It used to kind of make me laugh, you know, watching people go from "single" to "it's complicated" to "in a relationship with..." back to "single" again, all in one week. I would try to imagine what this person's life looked like, or how happy or maybe confused they were with the relationship, and chuckle in incomprehension trying to understand why they would tell the whole world about it, even as it changes forms so drastically in days. Do they even talk to the other person?

We all know a facebook Sara. But does she exist in real life? Or is it all an attention ploy? From the looks of it, she's been dumped more than a recyclable colon camera.

In the past, I've taken the plunge and erased the "single" thing from my profile, but it always came after great consideration and with great care. You have to be ready for the inevitable "who's the lucky girl" or "yeah yeah" or "taking the facebook plunge, eh?" I've bugged friends about it in the past, claiming now things were serious and official.

One friend fell asleep with her profile open and a roommate changed her status from "single" to "engaged." The next day she received calls from people she hadn't heard from in years -- family members even -- congratulating her on the news and asking her all about who the guy was. She had no idea what they were talking about, until they brought up the facebook status change.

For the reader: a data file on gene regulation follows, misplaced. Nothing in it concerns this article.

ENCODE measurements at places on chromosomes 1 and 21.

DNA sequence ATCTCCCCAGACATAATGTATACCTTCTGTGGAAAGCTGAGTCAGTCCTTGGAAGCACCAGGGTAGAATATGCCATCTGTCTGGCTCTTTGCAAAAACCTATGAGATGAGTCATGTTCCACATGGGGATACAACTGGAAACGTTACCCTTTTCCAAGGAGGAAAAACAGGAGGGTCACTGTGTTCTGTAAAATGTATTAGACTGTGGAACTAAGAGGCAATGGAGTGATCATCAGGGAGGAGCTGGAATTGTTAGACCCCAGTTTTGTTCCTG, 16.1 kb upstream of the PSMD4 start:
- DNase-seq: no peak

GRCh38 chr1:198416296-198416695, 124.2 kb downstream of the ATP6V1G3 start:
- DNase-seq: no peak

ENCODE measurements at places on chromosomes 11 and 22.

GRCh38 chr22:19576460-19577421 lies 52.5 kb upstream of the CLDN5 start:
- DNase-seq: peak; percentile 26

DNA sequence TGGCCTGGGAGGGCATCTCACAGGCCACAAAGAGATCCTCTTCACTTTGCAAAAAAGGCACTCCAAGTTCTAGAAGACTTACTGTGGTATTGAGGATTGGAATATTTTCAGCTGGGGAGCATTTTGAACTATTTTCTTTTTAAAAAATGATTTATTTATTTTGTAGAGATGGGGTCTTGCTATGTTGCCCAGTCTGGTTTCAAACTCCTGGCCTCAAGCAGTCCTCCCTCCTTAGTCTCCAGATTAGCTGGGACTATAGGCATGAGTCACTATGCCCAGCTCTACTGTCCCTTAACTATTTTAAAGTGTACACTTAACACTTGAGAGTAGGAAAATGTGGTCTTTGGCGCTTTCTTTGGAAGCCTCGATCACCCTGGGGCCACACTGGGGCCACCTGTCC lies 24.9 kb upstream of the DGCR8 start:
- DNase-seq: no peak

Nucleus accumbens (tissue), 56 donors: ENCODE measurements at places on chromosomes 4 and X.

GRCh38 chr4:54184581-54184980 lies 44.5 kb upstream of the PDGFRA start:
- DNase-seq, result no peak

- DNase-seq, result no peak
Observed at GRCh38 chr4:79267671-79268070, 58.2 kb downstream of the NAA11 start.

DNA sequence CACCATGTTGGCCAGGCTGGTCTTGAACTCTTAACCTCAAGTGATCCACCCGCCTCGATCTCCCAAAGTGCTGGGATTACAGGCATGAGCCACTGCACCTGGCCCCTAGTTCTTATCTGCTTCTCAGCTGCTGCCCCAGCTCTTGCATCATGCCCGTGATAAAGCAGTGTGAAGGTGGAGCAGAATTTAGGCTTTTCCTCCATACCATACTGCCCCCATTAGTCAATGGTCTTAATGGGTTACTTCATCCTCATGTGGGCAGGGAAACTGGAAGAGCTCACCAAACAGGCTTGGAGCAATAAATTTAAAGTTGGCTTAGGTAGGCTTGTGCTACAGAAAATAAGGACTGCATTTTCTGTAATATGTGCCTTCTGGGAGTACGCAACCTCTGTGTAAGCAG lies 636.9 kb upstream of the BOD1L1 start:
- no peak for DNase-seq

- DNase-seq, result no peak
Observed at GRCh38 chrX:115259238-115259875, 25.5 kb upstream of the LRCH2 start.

Another friend was involved in a break-up, and he said changing the status was the definitive moment commemorating the end.

It's powerful stuff.

Anyways, two great friends (who I will keep anonymous for some reason) recently edited their profiles and 'facebook broke-up', even though they were together and in great shape. 

I called them late the night I saw the news, having returned from a night out, and was shocked, choked, hoping everyone was okay. The young man answered the phone. The two of them (who live in separate cities) were together, painting. They were fine. 

I felt like a douche and asked: "Fuck the heck?" 

They gave me some weird, convoluted logic about not needing facebook to say they were a couple or something (I think?). I said, just wait for the backlash.

I went to sleep feeling better that they were still together, but I felt played and facebook played a part.

Now, whenever I see that damn status thing change, I'll never one-hundred percent believe. (And can we put a ban on people being "married" to their friends? That can't be funny anymore, can it?)

I really don't like you, facebook, for fucking with me. I don't think I'll ever trust you again, facebook, and when the trust is gone, it's only a matter of time before we part ways.

Note: The next day, the still-healthy-couple's statuses had comments from people sympathetic and worried.

I wrote on one of them: "good, you can do a lot better."

A day later, the girl told me she had received a bunch of emails from her friends calling me an asshole for being insensitive. She had to explain everything. 

But that's what happens when you mess with the almighty facebook status. 

Beware of the power.